He also recognized some air conditioning equipment that came from the building that had housed his bankrupt brewery.

The building's landlord, Russ Olson, said it was Arkush's stuff and "we delivered it to him. The mistake that we made was that when we took them out of the truck we tipped over some of the barrels."

Arkush called the sheriff's office, which dispatched the county's Office of Emergency Services to manage the stinky contents of the barrels, including possible animal waste and fermented fruit.

County officials decided to wait until Tuesday to remove the barrels. That's when the grizzly bear showed up.

Before finding the fermented waste, officials said the bear tore a door off a neighbor's chicken coop and rabbit hutch and tried to get into a building containing grain.

"The noise of the dogs woke me up," Arkush said, and one of his neighbors saw the bear.

Tim Manley, a bear expert with the Department of Fish, Wildlife and Parks, set a baited culvert trap for the bear.

Sheriff Jim Dupont said no charges would be filed against Olson because "there is no criminal intent there as far as we can tell." But he said the county would be billing someone for cleaning up the mess.

Porn People Pull No Punches

BANGKOK, Thailand - Police say a deadbeat pornographer got a beating from the star of his sex film.

German national Friedrich Johannes Michael Fischer was beaten when he failed to live up to his end of the deal, police said. They say Fischer promised a woman about $122 to be in his sex video, but he only paid her $24.

The woman, along with a male and a female friend decided to exact their revenge when Fischer refused to hand over the tape, authorities said.

Police say Fischer had an impressive collection of homemade X-rated videos. He was busted on pornography charges.

The women and her friends were arrested for assault.

Who You Gonna Call?

WESTLAND, Mich. - Fans of spirits, specters and all things ectoplasmic are expected to materialize Saturday in this Detroit suburb for the second annual Michigan Ghost Conference.

While only ghost hunters were invited to last year's inaugural event, organizers say this year's conference will be open to everyone because they have received so many requests from the public.

"It's really fascinating," said Cindy Blake, of Canton Township, president of a paranormal-investigation group called Michigan Ghost Watchers. "People will get to see how we go about doing what we do."

Also planning to attend is Rose Boening, who became interesting in ghost hunting and joined Blake's group after seeing its members at work. She plans to share stories and investigative techniques.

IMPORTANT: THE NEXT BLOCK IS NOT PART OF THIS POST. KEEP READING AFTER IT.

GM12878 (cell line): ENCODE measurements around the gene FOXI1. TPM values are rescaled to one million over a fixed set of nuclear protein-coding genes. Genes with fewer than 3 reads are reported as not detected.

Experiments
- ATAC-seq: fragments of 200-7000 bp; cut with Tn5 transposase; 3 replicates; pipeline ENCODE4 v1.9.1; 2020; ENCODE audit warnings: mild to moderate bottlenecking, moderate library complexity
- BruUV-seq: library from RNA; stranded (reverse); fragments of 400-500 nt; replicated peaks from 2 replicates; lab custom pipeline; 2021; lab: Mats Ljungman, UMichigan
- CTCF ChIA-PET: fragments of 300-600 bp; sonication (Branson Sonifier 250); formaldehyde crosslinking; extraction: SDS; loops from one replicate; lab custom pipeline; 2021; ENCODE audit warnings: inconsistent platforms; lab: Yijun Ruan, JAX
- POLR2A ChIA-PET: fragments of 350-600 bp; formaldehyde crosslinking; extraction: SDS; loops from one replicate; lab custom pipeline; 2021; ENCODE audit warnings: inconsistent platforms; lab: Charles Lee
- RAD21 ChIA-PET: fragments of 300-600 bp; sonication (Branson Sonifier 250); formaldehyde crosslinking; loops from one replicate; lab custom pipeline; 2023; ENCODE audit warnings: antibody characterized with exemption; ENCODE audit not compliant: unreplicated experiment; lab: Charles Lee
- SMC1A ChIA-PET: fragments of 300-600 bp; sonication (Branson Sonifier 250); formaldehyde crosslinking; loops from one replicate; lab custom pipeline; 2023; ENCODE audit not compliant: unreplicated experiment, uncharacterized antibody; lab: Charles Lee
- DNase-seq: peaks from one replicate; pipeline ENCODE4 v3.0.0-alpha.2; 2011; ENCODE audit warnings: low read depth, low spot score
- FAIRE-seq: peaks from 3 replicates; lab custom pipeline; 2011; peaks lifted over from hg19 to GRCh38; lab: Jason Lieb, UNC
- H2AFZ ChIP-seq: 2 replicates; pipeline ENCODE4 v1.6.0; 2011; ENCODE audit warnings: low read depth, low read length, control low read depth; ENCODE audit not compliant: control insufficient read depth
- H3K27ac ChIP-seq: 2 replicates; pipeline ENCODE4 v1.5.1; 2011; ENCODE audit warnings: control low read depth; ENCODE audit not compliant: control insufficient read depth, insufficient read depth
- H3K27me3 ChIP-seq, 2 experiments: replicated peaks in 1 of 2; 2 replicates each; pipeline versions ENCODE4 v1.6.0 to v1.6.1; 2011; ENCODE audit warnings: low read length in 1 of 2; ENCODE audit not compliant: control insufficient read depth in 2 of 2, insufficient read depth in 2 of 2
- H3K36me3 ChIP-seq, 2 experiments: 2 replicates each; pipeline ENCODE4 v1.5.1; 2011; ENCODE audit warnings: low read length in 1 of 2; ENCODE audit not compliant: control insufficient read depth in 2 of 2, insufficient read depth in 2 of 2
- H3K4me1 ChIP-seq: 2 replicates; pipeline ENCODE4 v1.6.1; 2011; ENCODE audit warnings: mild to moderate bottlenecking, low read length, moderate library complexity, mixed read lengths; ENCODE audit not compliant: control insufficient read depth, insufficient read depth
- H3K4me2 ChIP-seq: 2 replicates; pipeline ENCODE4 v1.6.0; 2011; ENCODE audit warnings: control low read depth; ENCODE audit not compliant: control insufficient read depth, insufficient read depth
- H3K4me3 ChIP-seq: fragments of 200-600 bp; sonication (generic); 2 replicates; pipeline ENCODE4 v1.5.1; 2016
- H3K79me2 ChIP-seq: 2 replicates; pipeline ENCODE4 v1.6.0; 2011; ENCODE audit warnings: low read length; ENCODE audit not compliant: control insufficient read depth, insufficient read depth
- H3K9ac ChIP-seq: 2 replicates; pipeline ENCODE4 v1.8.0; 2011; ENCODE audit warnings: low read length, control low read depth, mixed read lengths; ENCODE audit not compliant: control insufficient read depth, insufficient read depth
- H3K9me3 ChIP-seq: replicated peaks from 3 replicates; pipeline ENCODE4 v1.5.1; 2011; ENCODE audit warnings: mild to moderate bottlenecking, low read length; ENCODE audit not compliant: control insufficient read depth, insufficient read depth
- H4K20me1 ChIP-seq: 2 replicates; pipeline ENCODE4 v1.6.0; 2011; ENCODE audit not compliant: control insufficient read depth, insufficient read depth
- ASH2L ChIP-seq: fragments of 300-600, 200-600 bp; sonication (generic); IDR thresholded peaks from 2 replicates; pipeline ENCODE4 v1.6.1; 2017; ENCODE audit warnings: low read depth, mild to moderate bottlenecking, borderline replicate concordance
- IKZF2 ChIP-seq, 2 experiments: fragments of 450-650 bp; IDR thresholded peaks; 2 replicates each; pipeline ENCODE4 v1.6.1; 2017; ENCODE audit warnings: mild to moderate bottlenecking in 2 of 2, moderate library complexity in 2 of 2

"For some people (ghost hunting) used to be a taboo subject," Boening told The Daily Oakland Press. "Now, if you have an open mind, it can be a window on life. For many, it's reassuring to know there is an afterlife, and it allows a closeness to relatives who have passed on."

Boening said when she moved into her Farmington Hills home three years ago, she slowly began to realize some previous tenants still were there - and didn't intend to move out.

The retired schoolteacher from Texas moved to her new home after her husband, Bill, accepted a job in Michigan. She said when the couple settled in, they were confronted with strange noises, unearthly voices and other things that go bump in the night.

"We never thought about things like that," Rose Boening said. "We heard footsteps in the house, things would move by themselves, doors would open and close. We knew something wasn't right."

The Boenings came to suspect their house might be haunted, prompting Rose Boening to contact Michigan Ghost Watchers. She asked the group to come to her home and look into the unexplained events.

The group discovered paranormal activity in her home. Members photographed anomalies known as orbs that appear as luminescent balls of light in photographic images and discovered temperature variations in the house, she said.

She soon joined the group and now takes part in their investigations of other supposedly haunted homes and cemeteries.

Boening said her home still is haunted but she and her husband have concluded that the spirits who reside there mean them no harm.

She someday would like to see them find peace instead of remaining trapped in her home.
  • Brian Bernbaum